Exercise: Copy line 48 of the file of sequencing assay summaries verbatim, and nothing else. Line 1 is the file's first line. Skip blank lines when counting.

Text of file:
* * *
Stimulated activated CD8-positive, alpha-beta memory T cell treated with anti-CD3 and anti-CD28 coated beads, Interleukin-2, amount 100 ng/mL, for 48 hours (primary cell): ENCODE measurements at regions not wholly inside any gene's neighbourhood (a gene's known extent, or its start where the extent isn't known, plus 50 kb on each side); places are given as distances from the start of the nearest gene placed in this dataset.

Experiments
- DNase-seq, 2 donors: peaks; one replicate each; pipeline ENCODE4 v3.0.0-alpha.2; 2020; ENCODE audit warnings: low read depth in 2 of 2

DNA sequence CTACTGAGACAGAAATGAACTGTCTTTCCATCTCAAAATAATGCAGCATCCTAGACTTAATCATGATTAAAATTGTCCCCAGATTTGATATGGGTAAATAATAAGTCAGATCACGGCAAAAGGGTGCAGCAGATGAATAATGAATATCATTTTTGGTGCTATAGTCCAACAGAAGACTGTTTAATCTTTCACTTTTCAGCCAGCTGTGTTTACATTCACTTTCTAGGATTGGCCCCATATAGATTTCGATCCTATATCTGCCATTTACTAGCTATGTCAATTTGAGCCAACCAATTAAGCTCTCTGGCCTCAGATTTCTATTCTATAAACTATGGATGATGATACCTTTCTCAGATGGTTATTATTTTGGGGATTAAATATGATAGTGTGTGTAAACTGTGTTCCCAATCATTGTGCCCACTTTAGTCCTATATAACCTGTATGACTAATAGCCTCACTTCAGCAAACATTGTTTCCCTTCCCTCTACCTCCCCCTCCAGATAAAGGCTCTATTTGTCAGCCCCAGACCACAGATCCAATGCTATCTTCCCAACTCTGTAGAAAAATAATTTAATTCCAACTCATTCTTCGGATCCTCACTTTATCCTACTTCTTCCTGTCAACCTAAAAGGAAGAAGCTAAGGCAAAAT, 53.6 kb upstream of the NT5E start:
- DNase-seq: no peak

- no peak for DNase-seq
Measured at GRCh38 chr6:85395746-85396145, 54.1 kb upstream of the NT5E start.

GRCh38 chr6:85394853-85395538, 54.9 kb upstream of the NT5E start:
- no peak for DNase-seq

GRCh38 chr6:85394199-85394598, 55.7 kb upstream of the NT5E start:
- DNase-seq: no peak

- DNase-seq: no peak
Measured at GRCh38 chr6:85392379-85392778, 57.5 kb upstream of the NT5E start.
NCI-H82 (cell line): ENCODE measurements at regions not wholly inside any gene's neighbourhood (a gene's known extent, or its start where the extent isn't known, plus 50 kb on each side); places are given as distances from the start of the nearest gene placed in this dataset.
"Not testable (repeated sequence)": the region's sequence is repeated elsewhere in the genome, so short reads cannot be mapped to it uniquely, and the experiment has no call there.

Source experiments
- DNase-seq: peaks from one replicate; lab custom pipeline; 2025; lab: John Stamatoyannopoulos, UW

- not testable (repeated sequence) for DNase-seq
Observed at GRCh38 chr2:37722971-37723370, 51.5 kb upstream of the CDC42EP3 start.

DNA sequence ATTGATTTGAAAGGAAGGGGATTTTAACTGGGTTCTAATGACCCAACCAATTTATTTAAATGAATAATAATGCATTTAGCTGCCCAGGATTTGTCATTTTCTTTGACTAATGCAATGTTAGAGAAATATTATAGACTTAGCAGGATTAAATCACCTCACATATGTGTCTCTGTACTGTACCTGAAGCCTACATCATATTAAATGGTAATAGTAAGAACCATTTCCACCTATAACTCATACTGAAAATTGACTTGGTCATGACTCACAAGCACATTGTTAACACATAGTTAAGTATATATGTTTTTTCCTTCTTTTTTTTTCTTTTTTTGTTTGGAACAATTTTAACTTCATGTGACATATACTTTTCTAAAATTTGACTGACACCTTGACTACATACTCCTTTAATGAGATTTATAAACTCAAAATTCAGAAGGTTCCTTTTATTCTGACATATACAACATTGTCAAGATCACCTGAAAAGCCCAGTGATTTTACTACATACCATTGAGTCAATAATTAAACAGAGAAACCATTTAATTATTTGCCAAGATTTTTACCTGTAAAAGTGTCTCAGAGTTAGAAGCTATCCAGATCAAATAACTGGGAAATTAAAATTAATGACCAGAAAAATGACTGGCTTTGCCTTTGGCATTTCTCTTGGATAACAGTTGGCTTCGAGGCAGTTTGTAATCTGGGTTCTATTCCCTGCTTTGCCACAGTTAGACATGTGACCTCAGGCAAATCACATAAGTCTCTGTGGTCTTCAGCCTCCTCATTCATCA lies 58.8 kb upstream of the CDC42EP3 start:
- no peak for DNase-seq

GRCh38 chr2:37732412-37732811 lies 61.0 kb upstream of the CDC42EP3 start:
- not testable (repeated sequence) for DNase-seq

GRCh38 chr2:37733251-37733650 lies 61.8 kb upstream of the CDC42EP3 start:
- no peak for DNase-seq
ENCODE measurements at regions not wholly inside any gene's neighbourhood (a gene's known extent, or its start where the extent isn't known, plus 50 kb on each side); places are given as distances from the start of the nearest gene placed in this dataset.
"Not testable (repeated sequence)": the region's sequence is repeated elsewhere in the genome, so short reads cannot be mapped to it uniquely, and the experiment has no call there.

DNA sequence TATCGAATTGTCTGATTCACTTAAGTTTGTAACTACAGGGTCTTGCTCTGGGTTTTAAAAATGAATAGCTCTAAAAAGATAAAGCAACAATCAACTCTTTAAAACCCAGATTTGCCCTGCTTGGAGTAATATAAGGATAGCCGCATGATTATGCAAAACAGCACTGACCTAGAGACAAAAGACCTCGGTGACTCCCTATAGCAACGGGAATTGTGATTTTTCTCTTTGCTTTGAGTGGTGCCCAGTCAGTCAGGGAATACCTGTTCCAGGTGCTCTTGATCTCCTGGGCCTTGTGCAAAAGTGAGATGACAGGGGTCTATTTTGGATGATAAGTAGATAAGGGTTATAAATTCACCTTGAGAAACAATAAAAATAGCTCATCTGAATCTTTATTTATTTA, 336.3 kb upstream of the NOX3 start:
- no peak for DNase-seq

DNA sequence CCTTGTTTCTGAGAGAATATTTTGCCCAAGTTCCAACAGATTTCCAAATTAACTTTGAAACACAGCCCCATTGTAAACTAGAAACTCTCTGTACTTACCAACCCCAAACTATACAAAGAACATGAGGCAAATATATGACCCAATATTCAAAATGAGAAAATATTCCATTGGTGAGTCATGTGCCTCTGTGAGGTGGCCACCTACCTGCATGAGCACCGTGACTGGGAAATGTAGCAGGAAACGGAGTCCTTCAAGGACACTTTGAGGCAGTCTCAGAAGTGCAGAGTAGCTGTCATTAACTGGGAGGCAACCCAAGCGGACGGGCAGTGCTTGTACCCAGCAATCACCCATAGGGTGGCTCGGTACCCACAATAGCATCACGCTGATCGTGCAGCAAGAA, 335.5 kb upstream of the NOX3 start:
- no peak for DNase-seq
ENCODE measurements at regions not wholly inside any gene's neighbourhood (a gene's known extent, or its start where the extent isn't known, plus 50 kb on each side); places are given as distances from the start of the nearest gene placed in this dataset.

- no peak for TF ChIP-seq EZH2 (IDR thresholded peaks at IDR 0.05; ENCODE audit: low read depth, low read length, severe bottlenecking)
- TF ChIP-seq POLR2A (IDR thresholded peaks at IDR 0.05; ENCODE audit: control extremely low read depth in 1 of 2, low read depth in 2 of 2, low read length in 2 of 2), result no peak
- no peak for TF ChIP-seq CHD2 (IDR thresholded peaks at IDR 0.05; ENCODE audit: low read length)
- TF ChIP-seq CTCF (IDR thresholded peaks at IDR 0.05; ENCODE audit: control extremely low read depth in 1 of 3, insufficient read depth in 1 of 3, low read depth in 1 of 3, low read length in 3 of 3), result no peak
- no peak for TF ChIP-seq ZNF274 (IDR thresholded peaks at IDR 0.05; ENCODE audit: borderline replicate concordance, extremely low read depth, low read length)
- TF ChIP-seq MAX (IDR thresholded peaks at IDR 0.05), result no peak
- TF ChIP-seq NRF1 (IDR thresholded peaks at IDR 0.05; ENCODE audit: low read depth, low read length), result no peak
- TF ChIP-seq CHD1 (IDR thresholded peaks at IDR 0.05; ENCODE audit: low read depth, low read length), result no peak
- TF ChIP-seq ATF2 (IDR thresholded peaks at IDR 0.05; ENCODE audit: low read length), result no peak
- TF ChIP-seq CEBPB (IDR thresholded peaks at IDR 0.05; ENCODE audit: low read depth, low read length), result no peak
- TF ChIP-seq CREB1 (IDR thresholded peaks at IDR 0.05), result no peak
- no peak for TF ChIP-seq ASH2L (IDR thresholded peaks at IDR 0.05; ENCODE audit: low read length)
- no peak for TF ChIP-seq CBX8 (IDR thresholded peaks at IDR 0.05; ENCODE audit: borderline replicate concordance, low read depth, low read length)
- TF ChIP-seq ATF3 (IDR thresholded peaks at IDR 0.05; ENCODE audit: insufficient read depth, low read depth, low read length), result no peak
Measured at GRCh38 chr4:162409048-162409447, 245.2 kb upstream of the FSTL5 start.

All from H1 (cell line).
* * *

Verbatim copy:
All from H1 (cell line).